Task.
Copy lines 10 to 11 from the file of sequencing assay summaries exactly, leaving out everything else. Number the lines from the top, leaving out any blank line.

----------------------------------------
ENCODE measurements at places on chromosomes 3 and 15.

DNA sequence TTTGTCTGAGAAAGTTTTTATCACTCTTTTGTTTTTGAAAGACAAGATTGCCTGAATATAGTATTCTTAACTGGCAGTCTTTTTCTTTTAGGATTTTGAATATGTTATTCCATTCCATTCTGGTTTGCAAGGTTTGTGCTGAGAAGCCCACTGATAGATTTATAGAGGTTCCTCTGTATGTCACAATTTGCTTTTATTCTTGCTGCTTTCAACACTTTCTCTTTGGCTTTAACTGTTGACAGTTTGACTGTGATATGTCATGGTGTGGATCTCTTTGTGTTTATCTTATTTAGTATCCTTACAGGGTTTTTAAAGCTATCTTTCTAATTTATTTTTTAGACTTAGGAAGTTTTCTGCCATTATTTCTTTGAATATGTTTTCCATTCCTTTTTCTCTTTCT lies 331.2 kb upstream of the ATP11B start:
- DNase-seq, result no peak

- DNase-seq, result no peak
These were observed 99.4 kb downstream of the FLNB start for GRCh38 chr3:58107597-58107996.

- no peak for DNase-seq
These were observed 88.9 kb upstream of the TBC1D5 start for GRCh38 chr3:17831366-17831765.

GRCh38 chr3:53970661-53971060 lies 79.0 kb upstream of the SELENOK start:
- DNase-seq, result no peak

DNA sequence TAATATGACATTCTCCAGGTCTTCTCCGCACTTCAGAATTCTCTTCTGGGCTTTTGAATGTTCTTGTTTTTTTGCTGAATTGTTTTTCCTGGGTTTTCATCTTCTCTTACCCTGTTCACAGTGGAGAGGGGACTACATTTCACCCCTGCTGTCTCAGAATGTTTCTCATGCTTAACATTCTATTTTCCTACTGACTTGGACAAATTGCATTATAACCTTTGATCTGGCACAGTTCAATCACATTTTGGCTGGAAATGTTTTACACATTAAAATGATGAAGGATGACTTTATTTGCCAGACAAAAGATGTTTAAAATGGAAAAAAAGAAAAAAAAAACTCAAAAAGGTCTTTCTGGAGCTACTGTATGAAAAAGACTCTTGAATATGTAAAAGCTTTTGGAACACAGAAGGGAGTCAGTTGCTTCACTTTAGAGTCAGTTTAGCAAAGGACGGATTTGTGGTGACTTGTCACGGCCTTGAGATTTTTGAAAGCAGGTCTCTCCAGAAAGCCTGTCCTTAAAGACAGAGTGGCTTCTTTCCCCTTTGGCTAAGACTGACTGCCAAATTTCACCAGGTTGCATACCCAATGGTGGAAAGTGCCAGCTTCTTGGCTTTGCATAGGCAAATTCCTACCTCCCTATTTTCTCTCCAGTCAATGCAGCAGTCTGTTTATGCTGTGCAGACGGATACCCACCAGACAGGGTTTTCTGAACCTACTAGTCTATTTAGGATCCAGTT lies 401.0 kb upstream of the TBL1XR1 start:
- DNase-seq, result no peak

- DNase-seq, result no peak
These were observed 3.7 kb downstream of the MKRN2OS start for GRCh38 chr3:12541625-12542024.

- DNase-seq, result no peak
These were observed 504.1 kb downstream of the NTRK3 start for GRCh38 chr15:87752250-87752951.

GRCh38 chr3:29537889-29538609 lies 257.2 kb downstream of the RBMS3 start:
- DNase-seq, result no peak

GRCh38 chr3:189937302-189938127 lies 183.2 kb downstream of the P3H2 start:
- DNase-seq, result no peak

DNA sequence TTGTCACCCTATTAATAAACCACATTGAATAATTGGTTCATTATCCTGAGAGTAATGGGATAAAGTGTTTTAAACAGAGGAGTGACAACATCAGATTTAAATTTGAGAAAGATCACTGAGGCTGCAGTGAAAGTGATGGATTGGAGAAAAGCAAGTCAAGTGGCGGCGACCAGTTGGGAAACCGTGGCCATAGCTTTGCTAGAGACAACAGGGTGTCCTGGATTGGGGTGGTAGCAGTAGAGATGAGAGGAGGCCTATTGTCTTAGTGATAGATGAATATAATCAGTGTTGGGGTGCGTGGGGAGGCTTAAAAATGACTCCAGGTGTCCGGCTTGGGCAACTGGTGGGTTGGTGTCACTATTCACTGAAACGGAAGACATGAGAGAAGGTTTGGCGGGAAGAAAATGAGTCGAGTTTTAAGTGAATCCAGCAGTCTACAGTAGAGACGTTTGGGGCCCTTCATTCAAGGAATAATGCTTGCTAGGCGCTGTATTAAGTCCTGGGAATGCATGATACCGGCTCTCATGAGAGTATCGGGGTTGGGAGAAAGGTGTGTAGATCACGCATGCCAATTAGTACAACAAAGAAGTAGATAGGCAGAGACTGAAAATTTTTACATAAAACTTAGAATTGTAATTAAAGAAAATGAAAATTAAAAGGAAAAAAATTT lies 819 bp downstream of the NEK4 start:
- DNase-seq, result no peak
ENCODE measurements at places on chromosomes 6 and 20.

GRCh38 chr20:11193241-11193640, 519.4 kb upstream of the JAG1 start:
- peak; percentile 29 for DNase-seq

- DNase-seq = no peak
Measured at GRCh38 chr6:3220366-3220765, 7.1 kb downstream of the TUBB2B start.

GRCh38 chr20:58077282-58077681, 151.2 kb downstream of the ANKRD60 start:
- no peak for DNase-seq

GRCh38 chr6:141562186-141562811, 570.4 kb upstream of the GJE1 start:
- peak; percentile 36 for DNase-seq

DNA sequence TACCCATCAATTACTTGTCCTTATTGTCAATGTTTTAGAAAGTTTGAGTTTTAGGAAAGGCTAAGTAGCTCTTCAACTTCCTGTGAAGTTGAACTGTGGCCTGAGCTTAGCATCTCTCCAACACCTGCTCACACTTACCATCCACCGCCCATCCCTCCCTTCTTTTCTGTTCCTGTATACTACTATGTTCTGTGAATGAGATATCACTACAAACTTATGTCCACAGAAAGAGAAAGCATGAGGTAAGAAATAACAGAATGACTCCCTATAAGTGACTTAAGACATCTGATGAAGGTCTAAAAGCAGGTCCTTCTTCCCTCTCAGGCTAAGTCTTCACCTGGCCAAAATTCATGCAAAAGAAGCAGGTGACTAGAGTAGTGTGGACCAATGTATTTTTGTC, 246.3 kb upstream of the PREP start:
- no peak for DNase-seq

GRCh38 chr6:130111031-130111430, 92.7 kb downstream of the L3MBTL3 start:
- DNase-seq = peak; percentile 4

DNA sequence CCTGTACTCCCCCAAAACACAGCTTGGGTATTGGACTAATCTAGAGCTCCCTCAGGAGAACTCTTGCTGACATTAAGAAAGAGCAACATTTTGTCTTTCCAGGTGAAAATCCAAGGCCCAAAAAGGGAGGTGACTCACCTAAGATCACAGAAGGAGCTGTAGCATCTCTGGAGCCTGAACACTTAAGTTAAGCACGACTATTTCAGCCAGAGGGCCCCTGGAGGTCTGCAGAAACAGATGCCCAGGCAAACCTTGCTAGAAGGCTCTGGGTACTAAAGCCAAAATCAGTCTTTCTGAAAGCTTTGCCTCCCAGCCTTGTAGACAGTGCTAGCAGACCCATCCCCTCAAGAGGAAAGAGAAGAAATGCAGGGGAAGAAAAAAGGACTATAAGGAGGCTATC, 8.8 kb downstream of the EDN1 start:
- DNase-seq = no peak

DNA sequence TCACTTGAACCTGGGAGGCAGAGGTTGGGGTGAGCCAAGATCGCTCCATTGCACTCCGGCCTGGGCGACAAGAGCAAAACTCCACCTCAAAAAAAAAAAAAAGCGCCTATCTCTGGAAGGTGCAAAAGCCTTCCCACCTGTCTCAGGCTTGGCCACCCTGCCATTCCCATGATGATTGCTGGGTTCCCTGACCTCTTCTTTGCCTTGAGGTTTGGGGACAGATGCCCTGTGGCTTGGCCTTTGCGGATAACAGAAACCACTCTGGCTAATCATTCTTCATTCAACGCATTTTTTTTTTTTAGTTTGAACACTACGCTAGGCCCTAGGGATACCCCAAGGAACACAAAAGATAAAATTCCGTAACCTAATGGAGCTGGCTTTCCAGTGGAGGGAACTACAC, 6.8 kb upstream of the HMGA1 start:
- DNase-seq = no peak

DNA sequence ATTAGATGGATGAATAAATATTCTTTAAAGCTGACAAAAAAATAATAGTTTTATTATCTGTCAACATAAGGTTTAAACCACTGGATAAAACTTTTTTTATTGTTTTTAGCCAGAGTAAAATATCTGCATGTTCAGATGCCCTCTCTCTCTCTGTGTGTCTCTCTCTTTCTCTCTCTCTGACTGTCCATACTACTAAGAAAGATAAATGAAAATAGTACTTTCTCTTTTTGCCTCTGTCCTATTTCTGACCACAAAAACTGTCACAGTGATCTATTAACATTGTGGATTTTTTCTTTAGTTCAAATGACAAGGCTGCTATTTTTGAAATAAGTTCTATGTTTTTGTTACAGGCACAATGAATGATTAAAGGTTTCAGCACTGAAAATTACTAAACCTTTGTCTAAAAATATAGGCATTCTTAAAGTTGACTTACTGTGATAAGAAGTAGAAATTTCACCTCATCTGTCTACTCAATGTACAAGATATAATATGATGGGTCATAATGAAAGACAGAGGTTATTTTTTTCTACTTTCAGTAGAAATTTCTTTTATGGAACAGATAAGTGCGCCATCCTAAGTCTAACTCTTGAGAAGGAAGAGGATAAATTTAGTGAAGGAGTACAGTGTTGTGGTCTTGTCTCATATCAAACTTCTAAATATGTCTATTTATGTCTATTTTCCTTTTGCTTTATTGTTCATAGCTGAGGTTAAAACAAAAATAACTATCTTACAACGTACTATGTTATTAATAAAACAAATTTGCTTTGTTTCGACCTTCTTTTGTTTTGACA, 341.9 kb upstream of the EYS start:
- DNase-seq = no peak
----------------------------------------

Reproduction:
DNA sequence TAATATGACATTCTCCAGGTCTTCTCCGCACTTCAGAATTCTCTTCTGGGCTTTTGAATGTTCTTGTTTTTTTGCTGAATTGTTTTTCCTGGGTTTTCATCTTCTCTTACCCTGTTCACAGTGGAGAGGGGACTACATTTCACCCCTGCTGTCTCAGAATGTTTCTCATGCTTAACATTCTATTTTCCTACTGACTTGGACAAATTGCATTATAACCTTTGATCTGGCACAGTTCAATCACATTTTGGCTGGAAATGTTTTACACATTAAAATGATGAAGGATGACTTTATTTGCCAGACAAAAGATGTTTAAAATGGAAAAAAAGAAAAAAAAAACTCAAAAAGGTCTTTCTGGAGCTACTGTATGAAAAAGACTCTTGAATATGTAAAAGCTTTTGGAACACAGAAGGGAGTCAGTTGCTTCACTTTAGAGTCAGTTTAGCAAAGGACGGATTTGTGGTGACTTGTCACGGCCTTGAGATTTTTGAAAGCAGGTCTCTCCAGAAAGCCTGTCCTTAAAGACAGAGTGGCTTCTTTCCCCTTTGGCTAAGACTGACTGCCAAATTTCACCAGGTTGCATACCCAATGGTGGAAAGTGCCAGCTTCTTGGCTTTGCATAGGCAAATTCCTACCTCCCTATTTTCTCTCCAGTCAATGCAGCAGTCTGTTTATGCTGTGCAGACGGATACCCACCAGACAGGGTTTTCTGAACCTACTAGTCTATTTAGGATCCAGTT lies 401.0 kb upstream of the TBL1XR1 start:
- DNase-seq, result no peak